From the exhibits, however, you’d never know for certain that anyone died in the attacks. In an email to me, director Johnson said: “The numbers are not explicitly stated.”

The museum does show a mushroom cloud and single images of the ruins of Hiroshima and Nagasaki, but here (as provided by Johnson) is the text of the main panel in the museum on this subject:”In an effort to end the war with Japan quickly and with the fewest casualties, an untested uranium bomb, named Little Boy, was detonated over Hiroshima, Japan, on August 6, 1945. When Japan did not surrender, a second bomb of the same design as the Trinity device, named Fat Man, was detonated over Nagasaki, Japan, on August 9, 1945, with devastating results. Japan surrendered five days later.”
The next panel, titled “Ending World War II,” goes back in time a bit for this narrative:
“A belief that an Allied invasion of the Japanese mainland would be very bloody with estimates of American casualties alone running up to one million abounded. Policy makers unanimously concluded the atomic bomb would end the war with the least bloodshed and should be used without warning against military targets. Accordingly, two atomic bombs were detonated over industrial military targets in early August 1945. Japan surrendered shortly afterwards ending World War II, avoiding a massive Allied invasion and post-war division among the victors.”
This echoes the result of the uproar surrounding the display of the Enola Gay, the plane that carried the Hiroshima bomb, at the Air & Space Museum in Washington, D.C., back in 1995, and later when it went on permanent display last year in Virginia. After protests, mainly from veterans groups and their congressional allies, no mention of Japanese casualties — or the historical debate surrounding the use of the bomb — was permitted.

One might call that the immaculate deception.

Space does not permit a full discussion here of the decision to drop the bomb. But, in brief, what’s wrong with the A-bomb narrative at the museum is the historical inaccuracies serving that “justification” tone cited by reporter Rothstein.

For example, the old chestnut that an American invasion of a clearly defeated Japan (assuming it did not surrender) would have cost a million lives has been discredited by leading historians for two decades now.

Then there’s the museum labeling the two cities “military” targets or, fudging, “military industrial” targets. Neither city was targeted because of its military significance: they were simply among the few cities left in Japan that had not already been devastated by U.S. bombs and so could serve as ideal test sites for the new weapon.

In fact, the aiming points for the bombs were not military bases but the very center of each city, to maximize civilian casualties. In Nagasaki there were only scattered Japanese military casualties (along with a few American POWs), and the civilian toll in Hiroshima outnumbered military deaths by about 6-1, as planned.

Finally, the museum’s narrative ties the end of the war strictly to the use of the bombs, without mentioning the utter hopelessness of the enemy’s cause, Russia’s declaration of war on Japan (as pre-arranged), and the United States’ suddenly changing policy to allow the Japanese to keep their emperor all prior to the surrender.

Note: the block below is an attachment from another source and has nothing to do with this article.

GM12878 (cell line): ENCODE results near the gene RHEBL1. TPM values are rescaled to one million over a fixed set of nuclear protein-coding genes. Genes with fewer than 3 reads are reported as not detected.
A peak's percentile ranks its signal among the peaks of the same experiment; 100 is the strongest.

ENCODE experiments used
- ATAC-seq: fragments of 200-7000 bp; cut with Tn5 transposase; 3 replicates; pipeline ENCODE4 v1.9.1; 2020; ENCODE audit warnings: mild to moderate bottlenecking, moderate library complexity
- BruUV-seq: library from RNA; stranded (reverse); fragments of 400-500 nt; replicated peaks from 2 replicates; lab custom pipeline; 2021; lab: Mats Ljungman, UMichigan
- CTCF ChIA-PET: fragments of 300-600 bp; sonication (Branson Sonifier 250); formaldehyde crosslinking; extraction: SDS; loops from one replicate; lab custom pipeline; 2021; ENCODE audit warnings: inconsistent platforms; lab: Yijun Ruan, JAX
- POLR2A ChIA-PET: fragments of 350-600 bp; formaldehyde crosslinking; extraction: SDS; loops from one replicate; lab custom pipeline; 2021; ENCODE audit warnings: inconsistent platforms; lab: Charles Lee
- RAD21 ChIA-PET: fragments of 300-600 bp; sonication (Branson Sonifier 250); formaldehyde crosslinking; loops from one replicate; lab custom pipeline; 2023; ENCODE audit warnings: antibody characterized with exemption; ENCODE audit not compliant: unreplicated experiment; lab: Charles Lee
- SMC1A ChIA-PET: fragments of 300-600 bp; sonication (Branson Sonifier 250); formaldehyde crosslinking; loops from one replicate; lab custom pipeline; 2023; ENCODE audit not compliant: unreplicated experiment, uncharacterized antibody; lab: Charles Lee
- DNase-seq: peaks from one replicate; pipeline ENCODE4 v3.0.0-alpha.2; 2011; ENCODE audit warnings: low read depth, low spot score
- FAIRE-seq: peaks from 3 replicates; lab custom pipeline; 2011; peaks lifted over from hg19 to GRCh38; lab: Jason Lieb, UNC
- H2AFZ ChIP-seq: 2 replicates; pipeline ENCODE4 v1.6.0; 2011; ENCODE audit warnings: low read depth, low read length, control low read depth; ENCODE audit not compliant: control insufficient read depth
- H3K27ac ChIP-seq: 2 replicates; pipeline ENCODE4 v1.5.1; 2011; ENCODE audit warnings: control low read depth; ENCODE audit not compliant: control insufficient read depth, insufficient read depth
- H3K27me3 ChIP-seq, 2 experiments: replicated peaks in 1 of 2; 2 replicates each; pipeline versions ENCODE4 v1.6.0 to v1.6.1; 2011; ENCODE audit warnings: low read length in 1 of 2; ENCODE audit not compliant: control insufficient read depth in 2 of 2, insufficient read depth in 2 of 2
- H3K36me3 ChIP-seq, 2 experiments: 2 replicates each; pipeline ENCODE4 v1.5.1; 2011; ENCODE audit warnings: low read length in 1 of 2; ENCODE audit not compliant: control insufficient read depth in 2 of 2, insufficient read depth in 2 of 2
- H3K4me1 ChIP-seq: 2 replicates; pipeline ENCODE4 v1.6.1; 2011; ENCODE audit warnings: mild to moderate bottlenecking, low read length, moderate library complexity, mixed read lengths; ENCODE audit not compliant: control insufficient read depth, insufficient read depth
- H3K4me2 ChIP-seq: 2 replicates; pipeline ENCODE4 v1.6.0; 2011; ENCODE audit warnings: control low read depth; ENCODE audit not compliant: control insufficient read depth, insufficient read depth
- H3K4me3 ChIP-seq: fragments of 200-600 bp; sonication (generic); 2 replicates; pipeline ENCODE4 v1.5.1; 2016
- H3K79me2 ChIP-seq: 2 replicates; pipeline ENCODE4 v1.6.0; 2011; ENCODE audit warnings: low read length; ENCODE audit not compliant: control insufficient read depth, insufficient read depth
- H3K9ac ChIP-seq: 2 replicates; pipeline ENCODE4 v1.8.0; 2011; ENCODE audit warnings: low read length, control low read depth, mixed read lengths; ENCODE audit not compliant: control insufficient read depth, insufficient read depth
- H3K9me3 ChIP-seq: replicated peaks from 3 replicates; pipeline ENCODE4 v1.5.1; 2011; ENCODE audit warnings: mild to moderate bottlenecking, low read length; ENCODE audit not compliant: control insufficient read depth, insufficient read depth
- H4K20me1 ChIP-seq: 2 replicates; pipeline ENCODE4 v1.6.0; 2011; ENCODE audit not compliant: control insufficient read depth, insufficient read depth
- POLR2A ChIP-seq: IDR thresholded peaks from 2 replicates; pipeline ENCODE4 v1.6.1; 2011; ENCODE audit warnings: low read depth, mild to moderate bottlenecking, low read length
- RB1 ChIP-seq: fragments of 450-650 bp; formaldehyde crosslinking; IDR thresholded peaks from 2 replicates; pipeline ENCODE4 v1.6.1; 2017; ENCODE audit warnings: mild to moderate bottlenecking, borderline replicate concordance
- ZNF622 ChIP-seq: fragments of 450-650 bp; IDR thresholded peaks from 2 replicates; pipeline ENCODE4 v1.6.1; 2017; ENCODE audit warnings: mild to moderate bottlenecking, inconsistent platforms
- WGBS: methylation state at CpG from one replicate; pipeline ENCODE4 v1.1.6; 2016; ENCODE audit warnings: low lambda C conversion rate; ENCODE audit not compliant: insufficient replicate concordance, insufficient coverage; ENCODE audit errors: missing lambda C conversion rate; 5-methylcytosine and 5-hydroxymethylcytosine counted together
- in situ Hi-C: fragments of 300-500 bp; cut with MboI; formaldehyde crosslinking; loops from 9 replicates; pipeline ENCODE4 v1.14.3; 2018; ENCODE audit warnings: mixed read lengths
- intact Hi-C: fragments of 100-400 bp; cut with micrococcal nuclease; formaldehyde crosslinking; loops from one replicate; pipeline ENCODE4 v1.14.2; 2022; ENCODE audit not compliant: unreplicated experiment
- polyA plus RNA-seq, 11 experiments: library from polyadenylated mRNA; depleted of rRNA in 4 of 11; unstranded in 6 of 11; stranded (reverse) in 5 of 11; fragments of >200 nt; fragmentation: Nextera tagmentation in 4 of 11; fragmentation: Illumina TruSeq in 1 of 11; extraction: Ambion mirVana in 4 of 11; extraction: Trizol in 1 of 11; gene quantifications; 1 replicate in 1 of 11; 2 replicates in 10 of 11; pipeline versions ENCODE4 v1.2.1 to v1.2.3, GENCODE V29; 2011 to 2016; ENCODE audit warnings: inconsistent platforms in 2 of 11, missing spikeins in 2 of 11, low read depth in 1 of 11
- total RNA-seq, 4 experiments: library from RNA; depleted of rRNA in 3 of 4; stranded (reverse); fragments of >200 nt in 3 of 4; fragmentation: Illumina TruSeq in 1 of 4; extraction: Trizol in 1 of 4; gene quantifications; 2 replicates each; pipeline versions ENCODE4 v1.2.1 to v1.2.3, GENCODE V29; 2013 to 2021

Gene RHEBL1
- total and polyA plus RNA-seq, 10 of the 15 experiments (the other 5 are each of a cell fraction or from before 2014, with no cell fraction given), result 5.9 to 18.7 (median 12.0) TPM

Actually, there’s an amazing admission in the museum’s text: a rare mention (in the official Hiroshima narrative) that a major factor in driving the use of the bomb was to avoid the “post-war division among the victors.” This oddly echoes critics of the bombing who call it not so much the last shot of World War II as the first shot of the Cold War.

This is a wholly inadequate discussion of these issues, of course, but that will have to do for now.

Given the fact that a majority of Americans, past and present, have always backed the atomic bombings — many World War II veterans, understandably, feel they owe their lives to it — my writing in this field has always focused on trying to inspire readers and reporters to revisit the historical record, to put aside emotion and conventional wisdom (as sadly reflected by the Atomic Testing Museum), take a second look at this question, weigh the evidence, and make up their own minds.

Many might be surprised, at least, to learn that Gen. Dwight D. Eisenhower, years later, declared that there was no need to attack Japan with “that awful thing,” and that Admiral William Leahy, President Truman’s wartime chief of staff, who chaired the Joint Chiefs, said “the use of this barbarous weapon at Hiroshima and Nagasaki was of no material assistance in our war against Japan. The Japanese were already defeated and ready to surrender … in being the first to use it, we adopted an ethical standard common to the barbarians of the Dark Ages.”

Why does this matter today? How we, as a nation, regard the first atomic bombings may dictate what happens when another urgent international crisis demanding a tough response arises. It’s often said that there is a taboo against using the bomb, but Americans have already made two exceptions, so why not more?

Greg Mitchell is the editor of Editor & Publisher and the author (with Robert Jay Lifton) of Hiroshima in America: A Half Century of Denial (Putnam, 1995), and other books. He was editor of Nuclear Times magazine from 1982 to 1986, and chief consultant to the award-winning documentary “Original Child Bomb” (2004).

These articles, slightly abridged here, were published in Editor & Publisher on April 3 and April 7, 2005. Posted at Japan Focus on April 27, 2005.